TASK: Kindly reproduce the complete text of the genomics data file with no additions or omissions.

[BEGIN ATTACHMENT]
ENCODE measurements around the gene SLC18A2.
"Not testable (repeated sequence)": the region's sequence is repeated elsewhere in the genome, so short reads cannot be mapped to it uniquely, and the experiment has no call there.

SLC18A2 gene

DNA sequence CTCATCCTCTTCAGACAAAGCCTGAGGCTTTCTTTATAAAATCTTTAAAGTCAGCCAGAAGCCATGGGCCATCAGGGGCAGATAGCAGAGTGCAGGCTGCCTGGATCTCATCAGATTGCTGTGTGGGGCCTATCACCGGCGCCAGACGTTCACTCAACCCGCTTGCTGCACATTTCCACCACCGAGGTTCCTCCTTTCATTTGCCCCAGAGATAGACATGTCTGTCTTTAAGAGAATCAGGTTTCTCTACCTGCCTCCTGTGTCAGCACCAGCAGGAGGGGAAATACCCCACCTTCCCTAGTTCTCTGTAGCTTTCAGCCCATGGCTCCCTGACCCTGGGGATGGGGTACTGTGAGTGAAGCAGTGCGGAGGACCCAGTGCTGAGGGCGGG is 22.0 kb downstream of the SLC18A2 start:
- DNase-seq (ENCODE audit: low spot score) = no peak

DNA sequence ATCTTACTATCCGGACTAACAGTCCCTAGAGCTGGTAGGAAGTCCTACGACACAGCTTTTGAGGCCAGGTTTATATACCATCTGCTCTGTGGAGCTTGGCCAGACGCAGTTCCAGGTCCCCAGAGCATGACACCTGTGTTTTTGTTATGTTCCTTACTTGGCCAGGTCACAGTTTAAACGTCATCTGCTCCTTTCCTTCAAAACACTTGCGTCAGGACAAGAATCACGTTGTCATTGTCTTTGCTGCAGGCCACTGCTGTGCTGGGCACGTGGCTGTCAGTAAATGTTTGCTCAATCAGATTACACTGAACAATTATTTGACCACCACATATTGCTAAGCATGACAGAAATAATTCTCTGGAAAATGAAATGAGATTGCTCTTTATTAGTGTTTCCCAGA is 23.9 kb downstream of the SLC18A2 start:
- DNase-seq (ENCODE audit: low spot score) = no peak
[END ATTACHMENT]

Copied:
ENCODE measurements around the gene SLC18A2.
"Not testable (repeated sequence)": the region's sequence is repeated elsewhere in the genome, so short reads cannot be mapped to it uniquely, and the experiment has no call there.

SLC18A2 gene

DNA sequence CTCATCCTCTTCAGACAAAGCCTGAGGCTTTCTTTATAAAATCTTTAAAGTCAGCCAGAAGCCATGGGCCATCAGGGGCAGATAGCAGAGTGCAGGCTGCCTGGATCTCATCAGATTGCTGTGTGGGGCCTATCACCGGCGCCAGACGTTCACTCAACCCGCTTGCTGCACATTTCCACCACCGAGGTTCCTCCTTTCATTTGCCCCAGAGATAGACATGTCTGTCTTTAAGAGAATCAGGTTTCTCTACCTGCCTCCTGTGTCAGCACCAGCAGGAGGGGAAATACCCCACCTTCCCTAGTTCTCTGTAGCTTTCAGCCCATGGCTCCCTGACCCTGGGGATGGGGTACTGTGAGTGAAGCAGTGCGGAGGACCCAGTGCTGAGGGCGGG is 22.0 kb downstream of the SLC18A2 start:
- DNase-seq (ENCODE audit: low spot score) = no peak

DNA sequence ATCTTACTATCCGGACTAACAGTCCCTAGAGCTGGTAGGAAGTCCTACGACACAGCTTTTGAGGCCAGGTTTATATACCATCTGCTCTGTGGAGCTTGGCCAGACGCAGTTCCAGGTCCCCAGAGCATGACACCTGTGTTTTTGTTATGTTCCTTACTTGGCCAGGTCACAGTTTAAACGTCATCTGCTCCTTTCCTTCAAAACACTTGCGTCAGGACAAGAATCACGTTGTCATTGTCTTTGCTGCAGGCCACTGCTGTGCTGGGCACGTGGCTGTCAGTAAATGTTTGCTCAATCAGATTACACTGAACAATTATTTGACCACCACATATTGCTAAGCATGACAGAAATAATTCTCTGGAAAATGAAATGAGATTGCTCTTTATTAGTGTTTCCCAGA is 23.9 kb downstream of the SLC18A2 start:
- DNase-seq (ENCODE audit: low spot score) = no peak